For the U.S., Friday's match will be like looking in a mirror -- at least from a tactical point of view. Slovenia, like the Americans, plays a basic 4-4-2, has a style based more in physique than technique, keeps its wide midfielders narrow and has a big man/quick man center-forward pairing. Both even have an attacking right back, and each would rank its goalkeeper among the best two or three players in the team.
The second World Cup game for both teams will be intense and intriguing, but it is unlikely to be pretty. In fact, it's likely to resemble nothing so much as an English league match from the late 1980s.
Slovenia's strengths, without question, are its defense and its team ethic. It is blessed with a remarkable mental strength and faith in its method, as was apparent against Algeria on Sunday. That was a game Slovenia knew that realistically it had to win to have any chance of making the knockouts. It began badly, as Algeria bossed possession and had the couple of early chances, but Slovenia didn't panic, persisted in its method, and by halftime had gained control of the midfield. Slowly, the life was stifled from Algeria, and it panicked,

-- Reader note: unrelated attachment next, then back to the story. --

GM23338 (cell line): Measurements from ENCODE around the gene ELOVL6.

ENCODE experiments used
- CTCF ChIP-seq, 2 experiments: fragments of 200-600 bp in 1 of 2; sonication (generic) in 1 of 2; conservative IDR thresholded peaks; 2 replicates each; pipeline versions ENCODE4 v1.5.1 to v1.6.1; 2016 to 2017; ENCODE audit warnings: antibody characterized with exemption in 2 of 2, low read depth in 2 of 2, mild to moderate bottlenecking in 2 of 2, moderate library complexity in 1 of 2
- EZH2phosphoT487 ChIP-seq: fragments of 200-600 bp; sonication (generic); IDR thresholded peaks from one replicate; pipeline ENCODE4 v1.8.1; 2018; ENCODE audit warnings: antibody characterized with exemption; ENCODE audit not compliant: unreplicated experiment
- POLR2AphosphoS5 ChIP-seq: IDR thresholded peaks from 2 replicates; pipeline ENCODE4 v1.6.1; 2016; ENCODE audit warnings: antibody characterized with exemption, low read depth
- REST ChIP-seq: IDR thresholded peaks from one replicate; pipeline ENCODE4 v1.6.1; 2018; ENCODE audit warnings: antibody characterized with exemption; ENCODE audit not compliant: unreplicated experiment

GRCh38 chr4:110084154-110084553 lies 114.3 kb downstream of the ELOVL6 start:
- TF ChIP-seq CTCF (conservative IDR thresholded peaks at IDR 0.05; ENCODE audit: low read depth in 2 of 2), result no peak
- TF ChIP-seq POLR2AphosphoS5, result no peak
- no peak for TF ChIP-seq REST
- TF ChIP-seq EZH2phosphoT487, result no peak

This is how Slovenia does things: minimalistically. Its persistence should never be underestimated. Of the 20 goals it scored in World Cup qualifying, seven came after the 80th minute. The most significant of those was
Slovenia is not a great team. It may be able to dismantle a side like San Marino, as it did in qualifying, or Qatar, as it did in its preparations for the World Cup, but it cannot take the initiative against a better side. It sits deep and looks to break a potential siege with quick counterattacking sallies. It is awkward rather than gifted. An awareness of its limitations, allied to rigorous organization and a resolute mentality, makes them an awkward opponent for anybody, although it should be said that historically it has tended to perform better against more technical opposition.
The setup is simple.
Bradley and Clark will also have to be aware of
Like the U.S., Slovenia's only real creativity comes from the wide midfielders,
The probability is that the center will be crowded on Friday, with all eight midfielders and possibly Dedic battling in the same space. It's likely to be attritional and unpleasant, a battle of will as much as ability. There won't be any sweeping 20-pass flurries or brilliant slaloming dribbles; aesthetes should probably turn away. Art, though, comes in many guises, and just because it isn't beautiful doesn't mean it isn't soccer.